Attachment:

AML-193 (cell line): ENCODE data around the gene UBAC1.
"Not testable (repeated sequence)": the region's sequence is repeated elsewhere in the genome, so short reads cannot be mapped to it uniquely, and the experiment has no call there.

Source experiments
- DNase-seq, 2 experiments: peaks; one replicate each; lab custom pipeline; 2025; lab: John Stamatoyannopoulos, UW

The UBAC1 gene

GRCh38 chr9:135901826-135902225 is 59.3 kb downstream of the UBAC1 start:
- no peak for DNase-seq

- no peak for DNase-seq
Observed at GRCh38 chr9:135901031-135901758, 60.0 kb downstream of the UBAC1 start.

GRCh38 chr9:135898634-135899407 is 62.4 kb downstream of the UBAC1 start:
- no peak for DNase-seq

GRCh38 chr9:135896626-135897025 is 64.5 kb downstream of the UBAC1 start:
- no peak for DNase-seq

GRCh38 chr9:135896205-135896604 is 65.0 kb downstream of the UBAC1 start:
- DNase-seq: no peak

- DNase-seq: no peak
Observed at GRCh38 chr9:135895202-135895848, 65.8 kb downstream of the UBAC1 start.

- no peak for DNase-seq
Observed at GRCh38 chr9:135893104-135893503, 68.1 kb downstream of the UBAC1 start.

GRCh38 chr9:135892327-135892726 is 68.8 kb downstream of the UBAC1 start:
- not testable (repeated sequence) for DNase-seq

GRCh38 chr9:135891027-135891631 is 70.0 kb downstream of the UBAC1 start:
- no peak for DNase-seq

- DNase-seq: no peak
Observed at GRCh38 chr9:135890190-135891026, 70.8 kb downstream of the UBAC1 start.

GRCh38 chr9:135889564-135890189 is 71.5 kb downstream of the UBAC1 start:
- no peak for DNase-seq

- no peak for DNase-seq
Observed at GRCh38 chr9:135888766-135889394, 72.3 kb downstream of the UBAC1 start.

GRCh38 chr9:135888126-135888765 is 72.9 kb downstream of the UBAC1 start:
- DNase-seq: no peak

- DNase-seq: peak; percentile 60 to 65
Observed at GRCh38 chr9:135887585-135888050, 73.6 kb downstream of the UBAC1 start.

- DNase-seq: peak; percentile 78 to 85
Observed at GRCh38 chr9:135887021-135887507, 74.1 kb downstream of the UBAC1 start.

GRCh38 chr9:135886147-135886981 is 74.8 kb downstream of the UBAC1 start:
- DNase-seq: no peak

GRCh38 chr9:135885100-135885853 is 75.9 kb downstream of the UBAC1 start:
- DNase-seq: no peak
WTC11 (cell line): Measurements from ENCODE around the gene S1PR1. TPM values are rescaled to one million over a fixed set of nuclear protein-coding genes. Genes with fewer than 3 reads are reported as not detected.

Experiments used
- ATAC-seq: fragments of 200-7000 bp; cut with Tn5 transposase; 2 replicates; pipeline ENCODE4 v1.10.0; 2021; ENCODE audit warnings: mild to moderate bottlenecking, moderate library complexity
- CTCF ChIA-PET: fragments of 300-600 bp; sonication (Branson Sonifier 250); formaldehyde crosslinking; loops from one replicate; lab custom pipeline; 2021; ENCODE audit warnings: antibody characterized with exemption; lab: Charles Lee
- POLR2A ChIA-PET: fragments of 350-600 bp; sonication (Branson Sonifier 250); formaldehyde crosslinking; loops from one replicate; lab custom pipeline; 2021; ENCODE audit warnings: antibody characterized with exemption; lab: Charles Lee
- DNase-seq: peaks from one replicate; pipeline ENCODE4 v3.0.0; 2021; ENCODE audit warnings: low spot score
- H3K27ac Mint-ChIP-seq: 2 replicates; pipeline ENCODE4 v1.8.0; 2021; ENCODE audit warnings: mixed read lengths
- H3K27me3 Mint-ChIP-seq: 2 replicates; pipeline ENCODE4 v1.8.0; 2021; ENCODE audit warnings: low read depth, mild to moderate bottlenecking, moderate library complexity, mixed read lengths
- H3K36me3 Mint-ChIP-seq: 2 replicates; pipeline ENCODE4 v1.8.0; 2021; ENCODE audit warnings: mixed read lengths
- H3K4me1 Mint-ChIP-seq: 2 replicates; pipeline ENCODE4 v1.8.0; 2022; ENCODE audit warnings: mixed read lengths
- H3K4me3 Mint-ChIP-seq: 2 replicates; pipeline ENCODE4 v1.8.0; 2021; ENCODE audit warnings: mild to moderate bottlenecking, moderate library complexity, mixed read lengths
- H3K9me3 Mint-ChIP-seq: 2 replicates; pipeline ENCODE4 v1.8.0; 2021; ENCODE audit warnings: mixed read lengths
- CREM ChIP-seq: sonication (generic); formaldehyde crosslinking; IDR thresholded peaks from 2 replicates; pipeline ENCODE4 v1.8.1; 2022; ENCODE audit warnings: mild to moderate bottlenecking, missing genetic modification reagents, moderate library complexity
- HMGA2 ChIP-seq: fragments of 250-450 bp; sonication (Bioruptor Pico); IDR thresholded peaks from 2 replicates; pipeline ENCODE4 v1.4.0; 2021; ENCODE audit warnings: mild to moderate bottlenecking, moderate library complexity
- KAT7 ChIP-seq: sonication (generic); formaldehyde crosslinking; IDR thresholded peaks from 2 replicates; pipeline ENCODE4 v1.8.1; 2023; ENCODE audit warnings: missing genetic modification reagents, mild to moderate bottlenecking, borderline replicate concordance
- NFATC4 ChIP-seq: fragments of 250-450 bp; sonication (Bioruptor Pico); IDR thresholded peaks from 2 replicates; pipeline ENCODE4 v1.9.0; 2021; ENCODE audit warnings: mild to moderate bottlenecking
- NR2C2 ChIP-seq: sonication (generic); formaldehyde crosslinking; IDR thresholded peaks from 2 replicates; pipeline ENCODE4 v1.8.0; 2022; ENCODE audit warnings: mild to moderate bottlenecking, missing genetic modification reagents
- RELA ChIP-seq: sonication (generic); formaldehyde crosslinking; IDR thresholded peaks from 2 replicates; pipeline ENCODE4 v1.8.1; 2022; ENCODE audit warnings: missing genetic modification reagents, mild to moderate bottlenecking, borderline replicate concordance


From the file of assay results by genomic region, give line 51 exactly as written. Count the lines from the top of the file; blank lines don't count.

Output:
- H3K9me3 Mint-ChIP-seq: 2 replicates; pipeline ENCODE4 v1.8.0; 2021; ENCODE audit warnings: mixed read lengths